Saturday, October 15 AT 9:30 a.m.
Tracy Gee Community Center
In August 2022, we marked the fifth anniversary of Hurricane Harvey which inundated our city with record rainfall. Many of us were forced to evacuate our homes, some of us had to walk through chest-high water to safety.
Why was our city so impacted by this rainfall? What caused the bayous and creeks to overflow their banks and our neighborhood streets to become rivers in themselves? Did you know we in Harris County live in a watershed
Here to educate us about our own backyard is Ayanna Mccloud, Director of Bayou City Waterkeeper, a local non-profit. Bayou City Waterkeeper works with communities affected by flooding and pollution in order to restore our natural systems, achieve equitable policy solutions and advance systematic change to benefit all who live within the Lower Galveston Bay watershed.
We will learn about our five most critical wetland areas along with a wetland mapping app which aims to create a sense of urgency and hope. We must be urgent in redefining our approach to flood protection and protect what we have left.
The Lower Galveston Bay Watershed is home to some of the most unique and diverse wetlands in the world. Our wetlands are not only home to millions of migratory birds that benefit from the rich coastal habitat, but they also maintain water quality, protect against erosion, and — especially important for our region — serve as nature’s best defense against flooding. To increase awareness and strengthen advocacy on the importance of protecting wetlands, Bayou City Waterkeeper works with community members who become our partners on the ground. Our community members are the experts who continue to protect our watershed, their surrounding wetlands and their community from future extreme weather-related flood events and rising climate risk.
Ayanna Jolivet Mccloud, Executive Director of Bayou City Waterkeeper, will be our speaker in October. Ayanna supports community efforts in wetland protection, water quality, and watershed resiliency which center on equity and nature-based solutions. Prior to this, Ayanna was Director of Education and Public Programs at Houston Botanic Garden, launching the organization’s first-ever education offerings, framing biodiversity and ethnobotany. She has worked at environmental and cultural institutions for over twenty years. A native Houstonian and fourth-generation artist, she develops frameworks for new ways of imagining and advocating for water, ecology, justice, and people in greater Houston.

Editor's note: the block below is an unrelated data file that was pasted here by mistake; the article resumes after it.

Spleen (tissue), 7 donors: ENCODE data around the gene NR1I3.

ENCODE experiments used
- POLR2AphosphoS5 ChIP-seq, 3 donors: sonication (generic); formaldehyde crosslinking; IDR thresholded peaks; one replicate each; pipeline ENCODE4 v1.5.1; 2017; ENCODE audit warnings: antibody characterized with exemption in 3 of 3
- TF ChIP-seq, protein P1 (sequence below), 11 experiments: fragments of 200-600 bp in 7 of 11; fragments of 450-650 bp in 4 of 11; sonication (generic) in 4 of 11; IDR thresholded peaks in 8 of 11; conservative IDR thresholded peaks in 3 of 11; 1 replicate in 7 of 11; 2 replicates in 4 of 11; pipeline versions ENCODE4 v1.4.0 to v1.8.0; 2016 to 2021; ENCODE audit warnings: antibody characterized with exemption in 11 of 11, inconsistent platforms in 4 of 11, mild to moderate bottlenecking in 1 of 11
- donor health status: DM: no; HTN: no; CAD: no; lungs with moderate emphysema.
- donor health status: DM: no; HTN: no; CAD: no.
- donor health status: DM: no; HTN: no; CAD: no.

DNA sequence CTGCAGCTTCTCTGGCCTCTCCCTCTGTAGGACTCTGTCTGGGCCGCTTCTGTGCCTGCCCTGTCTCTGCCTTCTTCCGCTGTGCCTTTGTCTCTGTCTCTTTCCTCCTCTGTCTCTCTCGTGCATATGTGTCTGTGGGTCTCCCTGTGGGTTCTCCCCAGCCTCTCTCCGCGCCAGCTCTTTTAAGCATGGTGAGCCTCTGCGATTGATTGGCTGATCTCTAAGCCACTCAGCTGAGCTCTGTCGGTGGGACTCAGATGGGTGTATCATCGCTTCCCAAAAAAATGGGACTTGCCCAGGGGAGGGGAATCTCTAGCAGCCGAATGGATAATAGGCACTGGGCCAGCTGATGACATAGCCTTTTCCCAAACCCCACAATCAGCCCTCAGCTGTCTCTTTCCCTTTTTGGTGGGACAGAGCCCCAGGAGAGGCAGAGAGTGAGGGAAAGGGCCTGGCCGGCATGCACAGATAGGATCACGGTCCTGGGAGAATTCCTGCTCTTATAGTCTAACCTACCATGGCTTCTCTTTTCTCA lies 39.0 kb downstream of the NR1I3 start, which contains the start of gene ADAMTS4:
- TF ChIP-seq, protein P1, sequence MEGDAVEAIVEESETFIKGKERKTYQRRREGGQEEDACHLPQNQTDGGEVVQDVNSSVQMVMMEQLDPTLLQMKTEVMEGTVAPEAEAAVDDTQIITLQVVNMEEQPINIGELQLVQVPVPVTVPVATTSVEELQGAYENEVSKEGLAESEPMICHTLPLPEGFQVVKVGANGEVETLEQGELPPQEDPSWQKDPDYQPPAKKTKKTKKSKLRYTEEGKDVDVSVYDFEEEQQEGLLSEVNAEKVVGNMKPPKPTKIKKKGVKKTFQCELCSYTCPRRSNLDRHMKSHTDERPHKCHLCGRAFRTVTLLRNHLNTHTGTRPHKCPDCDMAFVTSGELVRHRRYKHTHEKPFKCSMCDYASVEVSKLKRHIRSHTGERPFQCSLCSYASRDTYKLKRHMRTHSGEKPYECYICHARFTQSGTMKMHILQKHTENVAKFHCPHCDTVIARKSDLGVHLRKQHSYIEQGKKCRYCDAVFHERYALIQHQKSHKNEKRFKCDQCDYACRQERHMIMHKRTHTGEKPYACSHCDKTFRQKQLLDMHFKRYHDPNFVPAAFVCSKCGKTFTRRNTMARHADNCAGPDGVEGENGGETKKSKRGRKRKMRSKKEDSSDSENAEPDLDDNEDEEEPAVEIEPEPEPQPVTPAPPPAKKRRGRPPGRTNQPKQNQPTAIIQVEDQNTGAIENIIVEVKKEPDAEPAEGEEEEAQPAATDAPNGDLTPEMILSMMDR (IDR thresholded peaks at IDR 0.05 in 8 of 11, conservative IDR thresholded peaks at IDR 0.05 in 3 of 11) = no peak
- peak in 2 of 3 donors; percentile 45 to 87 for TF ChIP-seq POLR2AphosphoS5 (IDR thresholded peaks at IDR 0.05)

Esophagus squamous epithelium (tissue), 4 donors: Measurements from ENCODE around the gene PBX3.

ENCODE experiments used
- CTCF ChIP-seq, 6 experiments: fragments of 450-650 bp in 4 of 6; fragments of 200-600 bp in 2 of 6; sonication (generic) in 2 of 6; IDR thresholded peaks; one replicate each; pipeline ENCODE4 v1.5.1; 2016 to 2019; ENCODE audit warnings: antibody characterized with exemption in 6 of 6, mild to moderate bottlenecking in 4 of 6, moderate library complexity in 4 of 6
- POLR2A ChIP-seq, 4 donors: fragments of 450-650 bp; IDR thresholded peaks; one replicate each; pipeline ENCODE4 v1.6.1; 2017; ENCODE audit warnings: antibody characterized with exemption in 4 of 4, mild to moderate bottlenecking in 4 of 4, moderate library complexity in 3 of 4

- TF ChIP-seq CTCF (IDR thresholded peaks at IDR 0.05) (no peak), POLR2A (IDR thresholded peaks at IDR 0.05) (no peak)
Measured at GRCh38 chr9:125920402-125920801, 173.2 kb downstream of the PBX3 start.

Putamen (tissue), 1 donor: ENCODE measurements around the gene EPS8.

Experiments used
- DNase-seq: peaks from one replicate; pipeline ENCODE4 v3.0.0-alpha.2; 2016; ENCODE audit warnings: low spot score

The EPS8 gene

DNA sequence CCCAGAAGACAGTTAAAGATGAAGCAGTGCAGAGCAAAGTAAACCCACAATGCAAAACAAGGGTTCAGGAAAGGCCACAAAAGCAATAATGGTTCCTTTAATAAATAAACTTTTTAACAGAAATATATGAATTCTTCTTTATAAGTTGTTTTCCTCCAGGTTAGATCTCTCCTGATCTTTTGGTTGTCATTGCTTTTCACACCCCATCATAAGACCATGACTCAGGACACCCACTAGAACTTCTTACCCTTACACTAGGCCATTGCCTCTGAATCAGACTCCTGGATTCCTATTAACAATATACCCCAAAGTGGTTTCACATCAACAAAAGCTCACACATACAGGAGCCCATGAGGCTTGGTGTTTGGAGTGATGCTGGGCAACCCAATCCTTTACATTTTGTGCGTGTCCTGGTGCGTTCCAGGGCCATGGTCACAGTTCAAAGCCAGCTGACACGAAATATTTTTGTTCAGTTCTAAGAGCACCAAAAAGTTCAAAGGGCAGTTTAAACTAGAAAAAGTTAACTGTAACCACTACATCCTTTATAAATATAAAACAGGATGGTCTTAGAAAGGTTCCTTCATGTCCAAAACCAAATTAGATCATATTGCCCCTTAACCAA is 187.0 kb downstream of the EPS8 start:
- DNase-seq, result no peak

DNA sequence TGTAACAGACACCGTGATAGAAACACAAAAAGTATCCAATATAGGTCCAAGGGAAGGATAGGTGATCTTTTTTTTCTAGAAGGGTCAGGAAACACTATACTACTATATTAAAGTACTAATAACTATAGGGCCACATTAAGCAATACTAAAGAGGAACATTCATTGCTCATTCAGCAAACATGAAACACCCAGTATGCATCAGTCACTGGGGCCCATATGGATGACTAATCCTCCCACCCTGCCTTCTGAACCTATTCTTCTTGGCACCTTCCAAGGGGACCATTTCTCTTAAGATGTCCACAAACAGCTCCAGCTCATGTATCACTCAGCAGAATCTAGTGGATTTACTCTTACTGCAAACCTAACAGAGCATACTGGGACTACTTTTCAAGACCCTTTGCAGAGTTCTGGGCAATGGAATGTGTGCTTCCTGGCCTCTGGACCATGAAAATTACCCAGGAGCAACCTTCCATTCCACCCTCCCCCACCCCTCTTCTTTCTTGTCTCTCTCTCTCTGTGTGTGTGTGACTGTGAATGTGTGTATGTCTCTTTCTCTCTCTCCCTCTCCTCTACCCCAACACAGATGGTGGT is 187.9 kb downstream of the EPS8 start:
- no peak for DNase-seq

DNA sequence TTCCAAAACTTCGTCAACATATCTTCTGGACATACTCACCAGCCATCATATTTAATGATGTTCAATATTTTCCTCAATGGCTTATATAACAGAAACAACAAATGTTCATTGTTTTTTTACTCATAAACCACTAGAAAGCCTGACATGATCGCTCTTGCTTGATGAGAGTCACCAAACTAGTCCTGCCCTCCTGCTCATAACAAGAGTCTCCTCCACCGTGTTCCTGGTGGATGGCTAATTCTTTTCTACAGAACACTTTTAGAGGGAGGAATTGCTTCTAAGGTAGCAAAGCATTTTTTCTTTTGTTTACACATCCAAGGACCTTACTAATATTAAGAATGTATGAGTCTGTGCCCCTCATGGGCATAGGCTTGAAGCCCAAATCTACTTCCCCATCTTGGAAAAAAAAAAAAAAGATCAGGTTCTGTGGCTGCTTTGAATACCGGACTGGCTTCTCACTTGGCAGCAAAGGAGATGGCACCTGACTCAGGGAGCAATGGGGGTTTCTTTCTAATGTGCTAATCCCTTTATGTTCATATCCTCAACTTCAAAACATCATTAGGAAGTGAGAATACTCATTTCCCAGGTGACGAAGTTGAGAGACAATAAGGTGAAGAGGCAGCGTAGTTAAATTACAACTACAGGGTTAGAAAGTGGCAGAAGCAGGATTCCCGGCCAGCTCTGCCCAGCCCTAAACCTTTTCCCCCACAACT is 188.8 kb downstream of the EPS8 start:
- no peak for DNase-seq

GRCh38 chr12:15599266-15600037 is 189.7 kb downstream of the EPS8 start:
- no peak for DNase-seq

Program Vice President
AAUW Texas State Outstanding Member Awarded to Carolyn MorrisRead about why she is so wonderful
– but you already may know!
Ever since working on 5 Star Recognition for our branch last year, I have been very curious as to what was involved regarding becoming a Legacy Circle contributor. Legacy Circle has come up again in the next generation of 5 Star. My quest was to find the easiest way to set up a Legacy Circle bequest and then encourage other branch members to look into doing the same thing. Legacy Circle funds promote equity and benefit women and girls in the future.
My first step was to check out AAUW National’s website and then contact a representative of Legacy Circle. I did not want to set up a trust, change my will, or affect any other retirement programs I already had in place. I found out all I had to do was set up a savings account at my bank naming AAUW as the Paid-on Death (POD) beneficiary. You don’t need to open the account with thousands of dollars, a few hundred will do! Most banks want a minimum of $200.00 to open an account. Then, over time, you can add funds as you wish. Even after setting up the account, if you need to withdraw any money in the future, you can do that! Not my intention, but good to know I have that flexibility. Once you have opened the account, you fill out a simple form called Legacy Circle Enrollment Form and forward it to AAUW National. That form can be found on the national website. AAUW Leave a Legacy
If anyone would like to know more, feel free to contact me. I want to encourage other WHC members to participate in Legacy Circle now and in the years to come.
Member News Notification
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